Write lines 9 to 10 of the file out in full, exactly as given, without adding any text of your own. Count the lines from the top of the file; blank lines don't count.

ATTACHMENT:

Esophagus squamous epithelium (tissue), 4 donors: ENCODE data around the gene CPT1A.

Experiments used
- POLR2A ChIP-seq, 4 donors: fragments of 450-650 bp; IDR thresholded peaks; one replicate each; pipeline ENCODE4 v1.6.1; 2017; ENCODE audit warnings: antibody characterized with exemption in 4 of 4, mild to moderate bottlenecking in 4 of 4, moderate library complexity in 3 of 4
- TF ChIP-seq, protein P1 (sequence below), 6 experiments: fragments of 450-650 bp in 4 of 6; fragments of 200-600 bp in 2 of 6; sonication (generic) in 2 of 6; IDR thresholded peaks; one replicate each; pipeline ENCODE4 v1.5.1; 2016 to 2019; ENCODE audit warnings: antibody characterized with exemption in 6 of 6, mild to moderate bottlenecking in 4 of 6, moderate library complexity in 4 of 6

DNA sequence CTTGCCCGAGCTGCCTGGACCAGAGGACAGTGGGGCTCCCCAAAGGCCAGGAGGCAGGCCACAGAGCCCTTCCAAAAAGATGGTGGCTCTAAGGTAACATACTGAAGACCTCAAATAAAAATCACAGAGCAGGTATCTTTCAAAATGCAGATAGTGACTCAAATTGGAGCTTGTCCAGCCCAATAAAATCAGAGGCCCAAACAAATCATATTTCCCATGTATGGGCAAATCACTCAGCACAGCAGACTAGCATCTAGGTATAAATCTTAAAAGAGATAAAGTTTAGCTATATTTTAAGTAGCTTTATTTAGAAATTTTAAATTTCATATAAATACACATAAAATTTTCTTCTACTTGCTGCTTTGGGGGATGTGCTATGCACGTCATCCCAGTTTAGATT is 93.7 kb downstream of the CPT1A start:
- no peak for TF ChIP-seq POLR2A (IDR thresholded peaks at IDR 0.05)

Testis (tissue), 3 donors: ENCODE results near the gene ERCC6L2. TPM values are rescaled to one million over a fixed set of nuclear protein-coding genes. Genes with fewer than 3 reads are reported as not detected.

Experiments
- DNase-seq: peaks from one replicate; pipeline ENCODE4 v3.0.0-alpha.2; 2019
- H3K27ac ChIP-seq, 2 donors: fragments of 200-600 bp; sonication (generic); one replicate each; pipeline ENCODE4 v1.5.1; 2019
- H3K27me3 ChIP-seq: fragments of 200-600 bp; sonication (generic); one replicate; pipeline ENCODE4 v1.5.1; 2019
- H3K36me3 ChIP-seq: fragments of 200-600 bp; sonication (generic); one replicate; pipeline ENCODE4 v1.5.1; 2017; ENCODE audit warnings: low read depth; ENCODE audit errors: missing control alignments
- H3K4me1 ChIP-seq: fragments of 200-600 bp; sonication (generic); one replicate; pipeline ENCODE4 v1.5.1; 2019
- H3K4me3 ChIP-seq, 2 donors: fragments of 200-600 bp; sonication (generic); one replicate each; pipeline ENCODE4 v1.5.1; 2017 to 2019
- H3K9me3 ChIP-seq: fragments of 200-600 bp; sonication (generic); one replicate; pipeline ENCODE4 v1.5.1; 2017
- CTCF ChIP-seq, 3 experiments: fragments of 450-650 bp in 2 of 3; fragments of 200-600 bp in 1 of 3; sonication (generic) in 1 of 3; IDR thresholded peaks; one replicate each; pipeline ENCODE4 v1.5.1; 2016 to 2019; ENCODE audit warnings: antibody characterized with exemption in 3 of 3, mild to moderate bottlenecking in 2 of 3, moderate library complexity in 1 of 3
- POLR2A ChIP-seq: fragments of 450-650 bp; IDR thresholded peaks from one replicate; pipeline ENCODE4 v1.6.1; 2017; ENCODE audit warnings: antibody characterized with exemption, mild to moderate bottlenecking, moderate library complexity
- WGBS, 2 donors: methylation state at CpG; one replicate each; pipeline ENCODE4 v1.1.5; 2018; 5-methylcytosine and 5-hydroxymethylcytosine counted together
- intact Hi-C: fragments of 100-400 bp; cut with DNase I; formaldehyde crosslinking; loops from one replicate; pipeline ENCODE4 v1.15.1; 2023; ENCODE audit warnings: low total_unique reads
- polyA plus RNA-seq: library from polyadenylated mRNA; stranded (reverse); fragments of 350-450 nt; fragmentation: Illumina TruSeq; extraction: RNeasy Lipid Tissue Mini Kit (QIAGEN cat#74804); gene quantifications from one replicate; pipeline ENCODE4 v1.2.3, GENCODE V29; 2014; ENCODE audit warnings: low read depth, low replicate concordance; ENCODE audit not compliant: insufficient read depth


- DNase-seq: peaks from one replicate; pipeline ENCODE4 v3.0.0-alpha.2; 2019
- H3K27ac ChIP-seq, 2 donors: fragments of 200-600 bp; sonication (generic); one replicate each; pipeline ENCODE4 v1.5.1; 2019